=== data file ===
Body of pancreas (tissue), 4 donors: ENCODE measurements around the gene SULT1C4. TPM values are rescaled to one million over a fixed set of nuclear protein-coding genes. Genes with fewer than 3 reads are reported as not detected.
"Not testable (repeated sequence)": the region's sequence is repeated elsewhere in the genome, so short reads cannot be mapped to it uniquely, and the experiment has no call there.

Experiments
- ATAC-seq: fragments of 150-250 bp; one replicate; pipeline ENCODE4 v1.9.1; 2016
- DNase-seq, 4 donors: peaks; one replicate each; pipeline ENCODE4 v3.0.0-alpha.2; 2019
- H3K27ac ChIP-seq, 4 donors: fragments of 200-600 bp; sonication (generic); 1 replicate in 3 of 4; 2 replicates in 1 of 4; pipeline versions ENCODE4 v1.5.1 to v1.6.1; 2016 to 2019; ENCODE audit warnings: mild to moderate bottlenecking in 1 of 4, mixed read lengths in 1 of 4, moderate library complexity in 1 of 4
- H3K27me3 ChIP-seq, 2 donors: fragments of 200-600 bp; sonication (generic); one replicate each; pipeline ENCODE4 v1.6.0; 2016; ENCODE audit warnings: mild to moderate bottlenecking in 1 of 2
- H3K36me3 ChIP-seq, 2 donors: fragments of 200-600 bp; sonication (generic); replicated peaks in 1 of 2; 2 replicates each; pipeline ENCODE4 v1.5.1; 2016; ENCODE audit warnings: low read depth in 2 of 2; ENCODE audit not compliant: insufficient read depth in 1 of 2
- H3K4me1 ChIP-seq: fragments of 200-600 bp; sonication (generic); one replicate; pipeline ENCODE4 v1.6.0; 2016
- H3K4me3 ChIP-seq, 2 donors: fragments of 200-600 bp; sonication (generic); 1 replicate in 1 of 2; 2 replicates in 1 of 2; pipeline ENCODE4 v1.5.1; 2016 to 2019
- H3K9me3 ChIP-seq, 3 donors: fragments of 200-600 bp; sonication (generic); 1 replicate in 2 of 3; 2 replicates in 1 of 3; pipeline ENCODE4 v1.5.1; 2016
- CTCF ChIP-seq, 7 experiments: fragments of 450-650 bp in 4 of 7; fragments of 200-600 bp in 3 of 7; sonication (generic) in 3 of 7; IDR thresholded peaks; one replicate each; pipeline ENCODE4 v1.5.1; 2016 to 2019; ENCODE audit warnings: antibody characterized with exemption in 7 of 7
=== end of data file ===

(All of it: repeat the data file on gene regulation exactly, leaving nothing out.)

Body of pancreas (tissue), 4 donors: ENCODE measurements around the gene SULT1C4. TPM values are rescaled to one million over a fixed set of nuclear protein-coding genes. Genes with fewer than 3 reads are reported as not detected.
"Not testable (repeated sequence)": the region's sequence is repeated elsewhere in the genome, so short reads cannot be mapped to it uniquely, and the experiment has no call there.

Experiments
- ATAC-seq: fragments of 150-250 bp; one replicate; pipeline ENCODE4 v1.9.1; 2016
- DNase-seq, 4 donors: peaks; one replicate each; pipeline ENCODE4 v3.0.0-alpha.2; 2019
- H3K27ac ChIP-seq, 4 donors: fragments of 200-600 bp; sonication (generic); 1 replicate in 3 of 4; 2 replicates in 1 of 4; pipeline versions ENCODE4 v1.5.1 to v1.6.1; 2016 to 2019; ENCODE audit warnings: mild to moderate bottlenecking in 1 of 4, mixed read lengths in 1 of 4, moderate library complexity in 1 of 4
- H3K27me3 ChIP-seq, 2 donors: fragments of 200-600 bp; sonication (generic); one replicate each; pipeline ENCODE4 v1.6.0; 2016; ENCODE audit warnings: mild to moderate bottlenecking in 1 of 2
- H3K36me3 ChIP-seq, 2 donors: fragments of 200-600 bp; sonication (generic); replicated peaks in 1 of 2; 2 replicates each; pipeline ENCODE4 v1.5.1; 2016; ENCODE audit warnings: low read depth in 2 of 2; ENCODE audit not compliant: insufficient read depth in 1 of 2
- H3K4me1 ChIP-seq: fragments of 200-600 bp; sonication (generic); one replicate; pipeline ENCODE4 v1.6.0; 2016
- H3K4me3 ChIP-seq, 2 donors: fragments of 200-600 bp; sonication (generic); 1 replicate in 1 of 2; 2 replicates in 1 of 2; pipeline ENCODE4 v1.5.1; 2016 to 2019
- H3K9me3 ChIP-seq, 3 donors: fragments of 200-600 bp; sonication (generic); 1 replicate in 2 of 3; 2 replicates in 1 of 3; pipeline ENCODE4 v1.5.1; 2016
- CTCF ChIP-seq, 7 experiments: fragments of 450-650 bp in 4 of 7; fragments of 200-600 bp in 3 of 7; sonication (generic) in 3 of 7; IDR thresholded peaks; one replicate each; pipeline ENCODE4 v1.5.1; 2016 to 2019; ENCODE audit warnings: antibody characterized with exemption in 7 of 7